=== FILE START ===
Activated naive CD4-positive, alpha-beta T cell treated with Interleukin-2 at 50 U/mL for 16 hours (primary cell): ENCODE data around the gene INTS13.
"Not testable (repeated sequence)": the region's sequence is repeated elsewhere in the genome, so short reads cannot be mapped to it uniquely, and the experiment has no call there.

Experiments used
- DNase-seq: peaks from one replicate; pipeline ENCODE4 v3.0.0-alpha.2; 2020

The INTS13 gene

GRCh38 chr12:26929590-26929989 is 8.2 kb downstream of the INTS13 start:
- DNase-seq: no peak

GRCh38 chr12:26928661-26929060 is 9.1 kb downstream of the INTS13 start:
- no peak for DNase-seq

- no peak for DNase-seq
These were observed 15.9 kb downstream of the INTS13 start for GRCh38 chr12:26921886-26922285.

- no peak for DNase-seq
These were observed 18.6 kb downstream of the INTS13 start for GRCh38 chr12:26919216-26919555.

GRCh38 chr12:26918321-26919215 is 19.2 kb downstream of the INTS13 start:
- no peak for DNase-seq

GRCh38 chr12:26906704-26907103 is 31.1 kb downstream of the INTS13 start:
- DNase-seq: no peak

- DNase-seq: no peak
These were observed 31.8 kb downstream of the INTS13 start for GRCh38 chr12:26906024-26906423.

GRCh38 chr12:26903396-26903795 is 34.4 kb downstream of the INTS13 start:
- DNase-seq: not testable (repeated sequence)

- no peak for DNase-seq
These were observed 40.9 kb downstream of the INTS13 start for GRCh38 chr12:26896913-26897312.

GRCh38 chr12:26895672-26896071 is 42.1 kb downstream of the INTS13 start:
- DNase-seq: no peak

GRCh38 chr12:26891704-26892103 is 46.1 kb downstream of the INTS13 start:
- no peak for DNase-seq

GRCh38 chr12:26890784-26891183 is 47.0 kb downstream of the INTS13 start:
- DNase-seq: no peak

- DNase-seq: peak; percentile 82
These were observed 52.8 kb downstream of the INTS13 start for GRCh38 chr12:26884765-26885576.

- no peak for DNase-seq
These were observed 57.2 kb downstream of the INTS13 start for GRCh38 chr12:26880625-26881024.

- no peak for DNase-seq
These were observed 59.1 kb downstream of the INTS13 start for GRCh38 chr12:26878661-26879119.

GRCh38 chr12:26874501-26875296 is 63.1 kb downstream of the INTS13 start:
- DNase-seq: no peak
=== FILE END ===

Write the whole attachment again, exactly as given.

Activated naive CD4-positive, alpha-beta T cell treated with Interleukin-2 at 50 U/mL for 16 hours (primary cell): ENCODE data around the gene INTS13.
"Not testable (repeated sequence)": the region's sequence is repeated elsewhere in the genome, so short reads cannot be mapped to it uniquely, and the experiment has no call there.

Experiments used
- DNase-seq: peaks from one replicate; pipeline ENCODE4 v3.0.0-alpha.2; 2020

The INTS13 gene

GRCh38 chr12:26929590-26929989 is 8.2 kb downstream of the INTS13 start:
- DNase-seq: no peak

GRCh38 chr12:26928661-26929060 is 9.1 kb downstream of the INTS13 start:
- no peak for DNase-seq

- no peak for DNase-seq
These were observed 15.9 kb downstream of the INTS13 start for GRCh38 chr12:26921886-26922285.

- no peak for DNase-seq
These were observed 18.6 kb downstream of the INTS13 start for GRCh38 chr12:26919216-26919555.

GRCh38 chr12:26918321-26919215 is 19.2 kb downstream of the INTS13 start:
- no peak for DNase-seq

GRCh38 chr12:26906704-26907103 is 31.1 kb downstream of the INTS13 start:
- DNase-seq: no peak

- DNase-seq: no peak
These were observed 31.8 kb downstream of the INTS13 start for GRCh38 chr12:26906024-26906423.

GRCh38 chr12:26903396-26903795 is 34.4 kb downstream of the INTS13 start:
- DNase-seq: not testable (repeated sequence)

- no peak for DNase-seq
These were observed 40.9 kb downstream of the INTS13 start for GRCh38 chr12:26896913-26897312.

GRCh38 chr12:26895672-26896071 is 42.1 kb downstream of the INTS13 start:
- DNase-seq: no peak

GRCh38 chr12:26891704-26892103 is 46.1 kb downstream of the INTS13 start:
- no peak for DNase-seq

GRCh38 chr12:26890784-26891183 is 47.0 kb downstream of the INTS13 start:
- DNase-seq: no peak

- DNase-seq: peak; percentile 82
These were observed 52.8 kb downstream of the INTS13 start for GRCh38 chr12:26884765-26885576.

- no peak for DNase-seq
These were observed 57.2 kb downstream of the INTS13 start for GRCh38 chr12:26880625-26881024.

- no peak for DNase-seq
These were observed 59.1 kb downstream of the INTS13 start for GRCh38 chr12:26878661-26879119.

GRCh38 chr12:26874501-26875296 is 63.1 kb downstream of the INTS13 start:
- DNase-seq: no peak